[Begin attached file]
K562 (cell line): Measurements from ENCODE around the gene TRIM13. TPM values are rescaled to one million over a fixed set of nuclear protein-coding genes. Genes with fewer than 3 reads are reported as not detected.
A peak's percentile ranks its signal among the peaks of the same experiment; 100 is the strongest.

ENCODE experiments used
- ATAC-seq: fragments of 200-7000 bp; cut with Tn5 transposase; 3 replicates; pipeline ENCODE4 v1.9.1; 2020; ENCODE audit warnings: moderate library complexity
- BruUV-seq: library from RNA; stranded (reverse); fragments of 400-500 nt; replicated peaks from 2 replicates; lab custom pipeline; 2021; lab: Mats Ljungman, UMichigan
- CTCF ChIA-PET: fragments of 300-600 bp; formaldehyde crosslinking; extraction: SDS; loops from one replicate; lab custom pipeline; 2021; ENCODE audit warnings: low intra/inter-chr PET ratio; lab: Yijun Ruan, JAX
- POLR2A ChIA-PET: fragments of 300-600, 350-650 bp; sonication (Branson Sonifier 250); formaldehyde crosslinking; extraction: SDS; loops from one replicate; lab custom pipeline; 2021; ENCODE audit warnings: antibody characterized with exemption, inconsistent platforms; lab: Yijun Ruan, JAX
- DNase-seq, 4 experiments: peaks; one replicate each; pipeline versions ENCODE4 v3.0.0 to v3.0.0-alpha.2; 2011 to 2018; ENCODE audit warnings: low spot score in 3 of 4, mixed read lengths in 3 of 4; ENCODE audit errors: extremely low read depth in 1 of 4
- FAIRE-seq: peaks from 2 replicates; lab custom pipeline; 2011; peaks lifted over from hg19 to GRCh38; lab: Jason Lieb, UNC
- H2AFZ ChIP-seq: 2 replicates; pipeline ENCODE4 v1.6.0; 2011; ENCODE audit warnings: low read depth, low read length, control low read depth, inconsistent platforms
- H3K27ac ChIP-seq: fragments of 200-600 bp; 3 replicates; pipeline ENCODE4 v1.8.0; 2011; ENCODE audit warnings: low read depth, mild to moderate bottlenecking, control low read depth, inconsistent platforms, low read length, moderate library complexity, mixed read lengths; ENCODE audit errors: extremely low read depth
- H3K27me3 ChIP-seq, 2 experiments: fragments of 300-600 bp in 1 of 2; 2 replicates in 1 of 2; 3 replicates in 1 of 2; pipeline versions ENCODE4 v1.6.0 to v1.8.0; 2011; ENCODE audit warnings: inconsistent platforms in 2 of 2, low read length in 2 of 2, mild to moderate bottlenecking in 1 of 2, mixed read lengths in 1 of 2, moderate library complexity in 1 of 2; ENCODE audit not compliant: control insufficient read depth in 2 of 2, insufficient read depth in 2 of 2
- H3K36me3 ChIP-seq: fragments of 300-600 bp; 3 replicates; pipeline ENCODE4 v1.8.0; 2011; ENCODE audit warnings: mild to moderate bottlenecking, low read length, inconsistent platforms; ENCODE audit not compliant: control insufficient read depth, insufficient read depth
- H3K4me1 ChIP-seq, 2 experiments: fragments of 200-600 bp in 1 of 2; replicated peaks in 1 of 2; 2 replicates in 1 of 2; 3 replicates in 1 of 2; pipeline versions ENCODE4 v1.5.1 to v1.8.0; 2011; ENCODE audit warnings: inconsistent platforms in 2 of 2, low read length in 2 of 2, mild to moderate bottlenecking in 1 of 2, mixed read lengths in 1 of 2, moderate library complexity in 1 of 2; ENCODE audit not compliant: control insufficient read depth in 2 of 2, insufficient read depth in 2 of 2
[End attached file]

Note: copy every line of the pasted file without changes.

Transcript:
K562 (cell line): Measurements from ENCODE around the gene TRIM13. TPM values are rescaled to one million over a fixed set of nuclear protein-coding genes. Genes with fewer than 3 reads are reported as not detected.
A peak's percentile ranks its signal among the peaks of the same experiment; 100 is the strongest.

ENCODE experiments used
- ATAC-seq: fragments of 200-7000 bp; cut with Tn5 transposase; 3 replicates; pipeline ENCODE4 v1.9.1; 2020; ENCODE audit warnings: moderate library complexity
- BruUV-seq: library from RNA; stranded (reverse); fragments of 400-500 nt; replicated peaks from 2 replicates; lab custom pipeline; 2021; lab: Mats Ljungman, UMichigan
- CTCF ChIA-PET: fragments of 300-600 bp; formaldehyde crosslinking; extraction: SDS; loops from one replicate; lab custom pipeline; 2021; ENCODE audit warnings: low intra/inter-chr PET ratio; lab: Yijun Ruan, JAX
- POLR2A ChIA-PET: fragments of 300-600, 350-650 bp; sonication (Branson Sonifier 250); formaldehyde crosslinking; extraction: SDS; loops from one replicate; lab custom pipeline; 2021; ENCODE audit warnings: antibody characterized with exemption, inconsistent platforms; lab: Yijun Ruan, JAX
- DNase-seq, 4 experiments: peaks; one replicate each; pipeline versions ENCODE4 v3.0.0 to v3.0.0-alpha.2; 2011 to 2018; ENCODE audit warnings: low spot score in 3 of 4, mixed read lengths in 3 of 4; ENCODE audit errors: extremely low read depth in 1 of 4
- FAIRE-seq: peaks from 2 replicates; lab custom pipeline; 2011; peaks lifted over from hg19 to GRCh38; lab: Jason Lieb, UNC
- H2AFZ ChIP-seq: 2 replicates; pipeline ENCODE4 v1.6.0; 2011; ENCODE audit warnings: low read depth, low read length, control low read depth, inconsistent platforms
- H3K27ac ChIP-seq: fragments of 200-600 bp; 3 replicates; pipeline ENCODE4 v1.8.0; 2011; ENCODE audit warnings: low read depth, mild to moderate bottlenecking, control low read depth, inconsistent platforms, low read length, moderate library complexity, mixed read lengths; ENCODE audit errors: extremely low read depth
- H3K27me3 ChIP-seq, 2 experiments: fragments of 300-600 bp in 1 of 2; 2 replicates in 1 of 2; 3 replicates in 1 of 2; pipeline versions ENCODE4 v1.6.0 to v1.8.0; 2011; ENCODE audit warnings: inconsistent platforms in 2 of 2, low read length in 2 of 2, mild to moderate bottlenecking in 1 of 2, mixed read lengths in 1 of 2, moderate library complexity in 1 of 2; ENCODE audit not compliant: control insufficient read depth in 2 of 2, insufficient read depth in 2 of 2
- H3K36me3 ChIP-seq: fragments of 300-600 bp; 3 replicates; pipeline ENCODE4 v1.8.0; 2011; ENCODE audit warnings: mild to moderate bottlenecking, low read length, inconsistent platforms; ENCODE audit not compliant: control insufficient read depth, insufficient read depth
- H3K4me1 ChIP-seq, 2 experiments: fragments of 200-600 bp in 1 of 2; replicated peaks in 1 of 2; 2 replicates in 1 of 2; 3 replicates in 1 of 2; pipeline versions ENCODE4 v1.5.1 to v1.8.0; 2011; ENCODE audit warnings: inconsistent platforms in 2 of 2, low read length in 2 of 2, mild to moderate bottlenecking in 1 of 2, mixed read lengths in 1 of 2, moderate library complexity in 1 of 2; ENCODE audit not compliant: control insufficient read depth in 2 of 2, insufficient read depth in 2 of 2